The Exiles Return by Elisabeth de Waal

I was intrigued by The Exiles Return as soon a I saw it written about, as a forthcoming Persephone Book last autumn. The authors name was familiar, because it was her grandson who wrote The Hare With Amber Eyes, a book that I think everyone in the world but me had read. But this was a book that hadn’t been read, though the author made every effort to get it into print.

And yet it holds stories that have been little told. Stories of  exiles returning to Austria after the war, when the country regained its independence. Fascinating stories, that are quietly compelling because they are much more than stories. They are testimonies created from the authors own experiences.

Persephone Endpapers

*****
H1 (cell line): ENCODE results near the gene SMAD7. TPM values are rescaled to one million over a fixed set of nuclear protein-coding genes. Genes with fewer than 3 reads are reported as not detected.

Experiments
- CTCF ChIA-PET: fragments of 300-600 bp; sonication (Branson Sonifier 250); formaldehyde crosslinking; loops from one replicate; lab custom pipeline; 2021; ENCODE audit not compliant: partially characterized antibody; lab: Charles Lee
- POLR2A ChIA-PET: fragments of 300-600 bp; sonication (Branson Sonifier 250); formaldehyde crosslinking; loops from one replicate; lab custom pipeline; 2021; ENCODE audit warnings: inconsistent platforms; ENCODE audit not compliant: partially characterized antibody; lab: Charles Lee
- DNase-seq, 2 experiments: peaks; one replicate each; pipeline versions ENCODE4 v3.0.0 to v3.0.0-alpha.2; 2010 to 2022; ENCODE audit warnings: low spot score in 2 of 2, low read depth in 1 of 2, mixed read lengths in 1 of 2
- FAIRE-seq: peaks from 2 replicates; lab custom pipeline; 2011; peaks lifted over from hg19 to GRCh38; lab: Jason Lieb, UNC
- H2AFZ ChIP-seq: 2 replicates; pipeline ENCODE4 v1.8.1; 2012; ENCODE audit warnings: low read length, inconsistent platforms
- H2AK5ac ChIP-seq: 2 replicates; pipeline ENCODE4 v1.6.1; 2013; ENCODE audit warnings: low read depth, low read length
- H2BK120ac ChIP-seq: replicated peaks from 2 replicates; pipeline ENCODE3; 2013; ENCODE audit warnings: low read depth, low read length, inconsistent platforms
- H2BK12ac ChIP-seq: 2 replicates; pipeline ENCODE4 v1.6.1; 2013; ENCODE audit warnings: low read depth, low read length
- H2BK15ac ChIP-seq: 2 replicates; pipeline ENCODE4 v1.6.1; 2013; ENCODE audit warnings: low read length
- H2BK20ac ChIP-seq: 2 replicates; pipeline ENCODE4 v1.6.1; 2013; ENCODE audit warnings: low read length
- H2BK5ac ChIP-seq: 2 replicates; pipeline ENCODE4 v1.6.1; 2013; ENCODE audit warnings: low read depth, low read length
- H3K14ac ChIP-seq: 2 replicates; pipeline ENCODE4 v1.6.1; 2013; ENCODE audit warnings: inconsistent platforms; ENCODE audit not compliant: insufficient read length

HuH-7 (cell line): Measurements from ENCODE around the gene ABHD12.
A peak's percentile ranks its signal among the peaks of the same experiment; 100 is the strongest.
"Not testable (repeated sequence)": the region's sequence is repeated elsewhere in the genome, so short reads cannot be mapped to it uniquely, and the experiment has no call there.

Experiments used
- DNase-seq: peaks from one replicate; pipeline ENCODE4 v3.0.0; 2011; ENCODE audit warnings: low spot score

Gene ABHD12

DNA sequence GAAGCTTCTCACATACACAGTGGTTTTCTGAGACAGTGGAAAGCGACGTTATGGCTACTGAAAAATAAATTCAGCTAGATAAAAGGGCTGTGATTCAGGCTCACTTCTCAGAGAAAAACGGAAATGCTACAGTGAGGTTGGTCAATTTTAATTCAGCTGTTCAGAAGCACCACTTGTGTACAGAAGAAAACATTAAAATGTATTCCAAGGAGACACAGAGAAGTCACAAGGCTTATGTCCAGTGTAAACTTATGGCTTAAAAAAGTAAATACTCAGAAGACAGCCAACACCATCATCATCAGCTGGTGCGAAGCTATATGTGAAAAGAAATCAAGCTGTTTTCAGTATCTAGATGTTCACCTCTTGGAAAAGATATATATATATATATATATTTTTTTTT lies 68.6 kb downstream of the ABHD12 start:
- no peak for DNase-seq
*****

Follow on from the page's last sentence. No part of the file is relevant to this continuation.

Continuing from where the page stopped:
Persephone Endpapers

There are three main strands. There is a Jewish professor who had taken his family to America when he saw danger at home; they thrived in their new life but he did not, and has returned alone. There is an entrepreneur, of Greek descent, who is returning to a city where he believes he will find business and social openings. And there is an American girl, the daughter of immigrants, who has been sent to stay with relations in the hope that it would pull her out of what seemed to be apathy with her life.

And in consequence there are three very different stories, told in different styles. I questioned the shifting narrative at first, but as I read I came to realise that it was very, very effective. It emphasised that so many lives were affected, in so many ways, and that there would be countless consequences.

There are so many moments that I could pull out.

Professor Adler’s realisation that he really had come home. His later realisation that home had changed, in ways he had not anticipated. Most of all his realisation that there were people who had supported what he saw as an evil regime among his friends, neighbours and collegues.